The Ontario Superior Court of Justice recently ruled that the
elements of the tort of passing-off in the context of internet
domain names were established in Dentec Safety Specialists Inc. v. Degil Safety
Products Inc. Although this is not the first case to
consider passing off in the context of domain names, it sets out a
useful summary of principles gleaned from the authorities.
Dentec Safety Specialists Inc. ("Dentec") alleged that
Degil Safety Products (1989) Inc. ("Degil") wrongfully
passed itself off as Dentec by registering and using the domain
name, dentecsafety.ca, knowing that Dentec's own web
address was dentecsafety.com and by deliberately redirecting
potential web traffic to Degil's website at
Justice Kenneth L. Campbell applied the three-pronged test for
the tort of passing off as set out by the Supreme Court of Canada
in Ciba-Geigy Canada Ltd. v. Apotex Inc., namely
that there was: (1) the existence of goodwill; (2) the deception of
the public due to misrepresentation; and (3) actual or potential
damage to the plaintiff.After listing key Canadian, U.S. and U.K.
cases, Justice Campbell summarized the important principals gleaned
from those authorities as follows and the significant points
included the following:
Likelihood of Confusion: the likelihood of potential confusion
is measured by the "ordinary average customer" shopping
for the products sold;
Factors to Consider: in considering the likelihood of
confusion, all of the circumstances should be considered (and a
number of specific examples are listed) and the relative importance
of each will depend on the circumstances of the case;
Degree of Similarity to Competitor's Name: the degree of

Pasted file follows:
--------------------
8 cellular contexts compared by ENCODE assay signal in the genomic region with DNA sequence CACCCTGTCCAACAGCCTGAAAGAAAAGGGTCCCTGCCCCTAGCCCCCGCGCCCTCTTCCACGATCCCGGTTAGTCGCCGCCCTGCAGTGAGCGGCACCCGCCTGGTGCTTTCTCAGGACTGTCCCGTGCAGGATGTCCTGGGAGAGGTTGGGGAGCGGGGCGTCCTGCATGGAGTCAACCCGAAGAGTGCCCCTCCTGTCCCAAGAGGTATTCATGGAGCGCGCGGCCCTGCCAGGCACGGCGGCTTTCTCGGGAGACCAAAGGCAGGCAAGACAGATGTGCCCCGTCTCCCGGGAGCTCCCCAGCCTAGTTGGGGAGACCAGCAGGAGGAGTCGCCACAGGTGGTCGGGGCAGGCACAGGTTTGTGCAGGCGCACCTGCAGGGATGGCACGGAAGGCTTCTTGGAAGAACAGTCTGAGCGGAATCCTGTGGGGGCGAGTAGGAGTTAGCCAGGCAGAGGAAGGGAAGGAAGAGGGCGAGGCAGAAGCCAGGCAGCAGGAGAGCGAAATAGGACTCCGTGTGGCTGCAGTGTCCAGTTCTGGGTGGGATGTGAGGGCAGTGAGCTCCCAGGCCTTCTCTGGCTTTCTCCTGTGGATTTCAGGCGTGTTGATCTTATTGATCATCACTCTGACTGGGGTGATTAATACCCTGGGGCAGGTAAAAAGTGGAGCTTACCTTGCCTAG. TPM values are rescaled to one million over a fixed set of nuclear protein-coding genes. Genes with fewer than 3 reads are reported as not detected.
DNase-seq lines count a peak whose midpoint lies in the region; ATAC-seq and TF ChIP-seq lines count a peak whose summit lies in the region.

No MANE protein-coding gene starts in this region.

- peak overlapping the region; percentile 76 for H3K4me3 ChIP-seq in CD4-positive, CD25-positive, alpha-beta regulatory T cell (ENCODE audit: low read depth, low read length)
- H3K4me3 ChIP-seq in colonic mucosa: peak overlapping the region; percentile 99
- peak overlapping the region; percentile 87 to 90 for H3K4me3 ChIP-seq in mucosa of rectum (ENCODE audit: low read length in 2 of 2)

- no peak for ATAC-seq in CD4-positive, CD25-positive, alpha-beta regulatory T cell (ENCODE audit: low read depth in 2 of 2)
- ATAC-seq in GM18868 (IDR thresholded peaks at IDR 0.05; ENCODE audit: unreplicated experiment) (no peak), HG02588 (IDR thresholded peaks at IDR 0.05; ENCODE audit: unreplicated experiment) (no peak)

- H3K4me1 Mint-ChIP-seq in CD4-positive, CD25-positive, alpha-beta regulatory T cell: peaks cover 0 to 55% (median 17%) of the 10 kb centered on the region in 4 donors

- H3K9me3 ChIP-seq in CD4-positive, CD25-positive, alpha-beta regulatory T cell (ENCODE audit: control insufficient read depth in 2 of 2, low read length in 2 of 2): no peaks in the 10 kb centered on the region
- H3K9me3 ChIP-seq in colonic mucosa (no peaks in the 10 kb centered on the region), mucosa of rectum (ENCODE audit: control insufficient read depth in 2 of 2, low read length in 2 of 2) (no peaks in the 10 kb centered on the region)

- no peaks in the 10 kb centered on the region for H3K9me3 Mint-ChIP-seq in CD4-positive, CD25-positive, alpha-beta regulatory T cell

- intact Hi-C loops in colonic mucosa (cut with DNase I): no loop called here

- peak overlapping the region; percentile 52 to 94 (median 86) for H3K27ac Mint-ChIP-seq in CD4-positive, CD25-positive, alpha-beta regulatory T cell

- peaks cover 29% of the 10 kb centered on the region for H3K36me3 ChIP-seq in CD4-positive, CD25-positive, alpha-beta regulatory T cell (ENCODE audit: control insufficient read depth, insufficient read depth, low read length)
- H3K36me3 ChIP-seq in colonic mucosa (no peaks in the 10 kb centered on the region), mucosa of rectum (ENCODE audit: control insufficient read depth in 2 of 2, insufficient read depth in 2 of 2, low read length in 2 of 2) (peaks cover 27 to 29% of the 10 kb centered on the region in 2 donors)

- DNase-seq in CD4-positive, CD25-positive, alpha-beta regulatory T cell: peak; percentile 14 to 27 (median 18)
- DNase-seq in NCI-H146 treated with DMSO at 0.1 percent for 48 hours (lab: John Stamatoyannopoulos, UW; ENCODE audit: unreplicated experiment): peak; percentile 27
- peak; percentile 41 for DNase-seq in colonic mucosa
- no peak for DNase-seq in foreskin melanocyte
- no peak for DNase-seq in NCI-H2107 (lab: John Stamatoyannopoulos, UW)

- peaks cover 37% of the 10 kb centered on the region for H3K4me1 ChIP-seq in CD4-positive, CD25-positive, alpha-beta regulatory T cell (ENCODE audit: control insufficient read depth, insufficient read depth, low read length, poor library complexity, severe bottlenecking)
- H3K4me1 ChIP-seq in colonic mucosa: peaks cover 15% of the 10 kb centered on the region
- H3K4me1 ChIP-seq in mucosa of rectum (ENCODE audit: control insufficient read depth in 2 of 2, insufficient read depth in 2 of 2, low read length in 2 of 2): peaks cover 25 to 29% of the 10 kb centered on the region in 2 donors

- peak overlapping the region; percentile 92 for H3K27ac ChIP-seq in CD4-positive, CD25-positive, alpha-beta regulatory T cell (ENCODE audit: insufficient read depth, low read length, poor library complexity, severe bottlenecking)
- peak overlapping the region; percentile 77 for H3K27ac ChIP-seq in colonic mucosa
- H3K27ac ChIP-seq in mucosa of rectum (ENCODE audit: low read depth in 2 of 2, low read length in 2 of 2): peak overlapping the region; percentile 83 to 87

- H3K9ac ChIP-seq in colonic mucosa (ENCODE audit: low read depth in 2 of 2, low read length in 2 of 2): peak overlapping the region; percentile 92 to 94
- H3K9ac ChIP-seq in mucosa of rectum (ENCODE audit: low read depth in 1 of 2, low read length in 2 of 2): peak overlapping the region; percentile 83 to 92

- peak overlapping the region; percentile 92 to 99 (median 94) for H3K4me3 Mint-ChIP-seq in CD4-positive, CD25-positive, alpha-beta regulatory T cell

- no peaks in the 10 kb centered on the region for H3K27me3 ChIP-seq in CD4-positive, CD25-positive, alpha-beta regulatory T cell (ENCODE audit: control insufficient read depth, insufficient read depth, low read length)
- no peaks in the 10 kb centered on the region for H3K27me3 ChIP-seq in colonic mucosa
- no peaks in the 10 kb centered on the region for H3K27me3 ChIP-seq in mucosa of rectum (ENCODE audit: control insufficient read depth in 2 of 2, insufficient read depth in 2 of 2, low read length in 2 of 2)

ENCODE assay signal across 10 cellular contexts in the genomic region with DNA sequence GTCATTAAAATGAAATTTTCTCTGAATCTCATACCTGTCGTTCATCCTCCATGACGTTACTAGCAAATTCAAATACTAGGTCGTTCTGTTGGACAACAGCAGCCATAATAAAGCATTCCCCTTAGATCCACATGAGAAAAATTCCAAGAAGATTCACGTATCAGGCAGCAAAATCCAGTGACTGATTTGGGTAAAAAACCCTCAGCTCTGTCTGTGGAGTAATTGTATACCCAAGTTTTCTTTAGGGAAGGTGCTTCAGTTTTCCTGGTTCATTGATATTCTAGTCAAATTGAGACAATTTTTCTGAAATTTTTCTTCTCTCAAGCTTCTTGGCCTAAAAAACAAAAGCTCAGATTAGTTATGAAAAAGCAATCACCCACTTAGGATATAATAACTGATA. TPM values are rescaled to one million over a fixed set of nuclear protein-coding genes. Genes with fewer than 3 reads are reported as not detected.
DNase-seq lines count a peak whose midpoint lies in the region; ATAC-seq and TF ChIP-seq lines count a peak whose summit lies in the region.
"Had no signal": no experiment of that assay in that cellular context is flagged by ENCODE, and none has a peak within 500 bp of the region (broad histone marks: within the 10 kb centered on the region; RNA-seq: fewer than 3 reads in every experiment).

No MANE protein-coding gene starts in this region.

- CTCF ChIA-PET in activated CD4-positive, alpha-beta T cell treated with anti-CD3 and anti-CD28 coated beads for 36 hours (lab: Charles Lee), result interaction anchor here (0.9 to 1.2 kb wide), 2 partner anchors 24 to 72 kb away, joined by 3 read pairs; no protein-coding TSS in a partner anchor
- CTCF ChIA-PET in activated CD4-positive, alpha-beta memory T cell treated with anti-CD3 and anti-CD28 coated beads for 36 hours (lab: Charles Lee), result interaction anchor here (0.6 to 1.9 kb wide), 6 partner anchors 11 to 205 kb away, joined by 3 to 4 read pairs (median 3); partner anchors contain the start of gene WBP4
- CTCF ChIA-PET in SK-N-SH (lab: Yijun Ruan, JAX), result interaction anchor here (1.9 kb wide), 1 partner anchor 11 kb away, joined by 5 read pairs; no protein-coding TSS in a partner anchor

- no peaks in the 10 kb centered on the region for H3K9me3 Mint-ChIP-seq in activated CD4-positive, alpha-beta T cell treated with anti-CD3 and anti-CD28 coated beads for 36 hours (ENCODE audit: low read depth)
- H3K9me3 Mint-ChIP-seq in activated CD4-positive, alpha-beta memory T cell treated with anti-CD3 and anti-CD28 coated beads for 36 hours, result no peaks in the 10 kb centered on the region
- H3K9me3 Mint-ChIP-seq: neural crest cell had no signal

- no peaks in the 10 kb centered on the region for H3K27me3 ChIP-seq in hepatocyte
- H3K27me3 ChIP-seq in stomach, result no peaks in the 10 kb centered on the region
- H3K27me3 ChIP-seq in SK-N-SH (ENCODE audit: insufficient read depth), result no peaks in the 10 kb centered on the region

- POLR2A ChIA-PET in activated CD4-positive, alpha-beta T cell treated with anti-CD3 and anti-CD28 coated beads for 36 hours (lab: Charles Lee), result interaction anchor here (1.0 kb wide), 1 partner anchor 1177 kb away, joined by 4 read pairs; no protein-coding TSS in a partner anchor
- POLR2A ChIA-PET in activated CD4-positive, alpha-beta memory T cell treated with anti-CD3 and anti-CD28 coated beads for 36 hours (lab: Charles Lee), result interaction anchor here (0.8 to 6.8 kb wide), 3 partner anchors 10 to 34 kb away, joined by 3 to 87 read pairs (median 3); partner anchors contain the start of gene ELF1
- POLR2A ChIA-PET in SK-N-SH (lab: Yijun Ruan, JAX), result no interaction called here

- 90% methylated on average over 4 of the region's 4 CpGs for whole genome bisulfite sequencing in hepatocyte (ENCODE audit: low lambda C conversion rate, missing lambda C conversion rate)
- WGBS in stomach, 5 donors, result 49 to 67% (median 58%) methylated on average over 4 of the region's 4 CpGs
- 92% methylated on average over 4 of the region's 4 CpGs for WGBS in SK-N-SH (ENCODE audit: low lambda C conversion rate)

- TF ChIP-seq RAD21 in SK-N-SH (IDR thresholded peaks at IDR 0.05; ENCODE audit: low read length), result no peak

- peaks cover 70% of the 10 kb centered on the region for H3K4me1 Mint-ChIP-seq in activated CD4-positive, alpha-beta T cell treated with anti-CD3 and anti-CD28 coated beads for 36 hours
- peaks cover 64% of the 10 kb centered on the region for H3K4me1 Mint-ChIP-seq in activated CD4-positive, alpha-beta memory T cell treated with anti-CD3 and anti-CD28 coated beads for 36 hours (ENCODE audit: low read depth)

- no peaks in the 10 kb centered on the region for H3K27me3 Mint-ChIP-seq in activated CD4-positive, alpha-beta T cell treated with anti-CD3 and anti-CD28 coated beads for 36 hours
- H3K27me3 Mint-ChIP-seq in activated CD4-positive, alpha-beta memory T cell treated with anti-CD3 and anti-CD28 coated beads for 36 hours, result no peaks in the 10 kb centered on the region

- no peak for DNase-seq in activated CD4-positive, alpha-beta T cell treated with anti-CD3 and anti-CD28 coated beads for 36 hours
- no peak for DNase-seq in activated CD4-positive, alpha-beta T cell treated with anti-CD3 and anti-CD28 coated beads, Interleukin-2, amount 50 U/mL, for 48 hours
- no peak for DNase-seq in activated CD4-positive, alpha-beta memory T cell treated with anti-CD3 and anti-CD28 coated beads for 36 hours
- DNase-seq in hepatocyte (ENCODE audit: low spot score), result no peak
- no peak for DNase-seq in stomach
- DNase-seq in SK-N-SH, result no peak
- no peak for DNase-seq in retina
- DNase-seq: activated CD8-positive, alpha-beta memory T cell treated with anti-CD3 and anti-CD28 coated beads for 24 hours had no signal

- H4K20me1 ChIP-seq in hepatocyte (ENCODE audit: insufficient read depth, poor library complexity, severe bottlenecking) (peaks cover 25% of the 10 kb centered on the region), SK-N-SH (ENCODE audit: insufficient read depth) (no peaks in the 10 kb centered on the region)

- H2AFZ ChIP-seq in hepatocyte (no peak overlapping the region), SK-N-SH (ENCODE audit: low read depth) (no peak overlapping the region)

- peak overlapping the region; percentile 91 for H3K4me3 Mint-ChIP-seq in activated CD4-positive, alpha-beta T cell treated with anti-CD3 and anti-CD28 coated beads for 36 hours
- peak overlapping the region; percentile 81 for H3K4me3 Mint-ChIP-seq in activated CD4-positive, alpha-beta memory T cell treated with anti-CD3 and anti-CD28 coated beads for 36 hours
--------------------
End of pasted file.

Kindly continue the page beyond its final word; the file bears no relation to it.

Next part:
similarity between the defendant's domain name and the
plaintiff's business name "will always be an important
Similarity of Products Sold: the similarity and relatedness of
the goods being sold is another key factor in assessing the
likelihood of confusion among customers;
Initial Interest: "the confusion which the tort of
passing-off seeks to avoid includes 'initial interest
Intention of the Defendant: the defendant need not have
intentionally sought to confuse or mislead the public but such an
intention "will provide strong evidence of customer
The Court found that all three elements of the tort of passing
off were established in this case, and awarded Dentec $10,000 in
compensatory damages but no punitive damages.
This case provides a useful analytical framework and confirms
that a passing off claim is a viable option to consider when
dealing with a confusingly similar domain name, the other option
being proceedings under the applicable dispute resolution policy,
such as ICANN's Uniform Domain-Name Dispute Resolution Policy
(if the domain name in issue ends in one of the many gTLDs
accredited by ICANN, including .com, .net and .org) or the
Name Dispute Resolution Policy (if the domain names ends in
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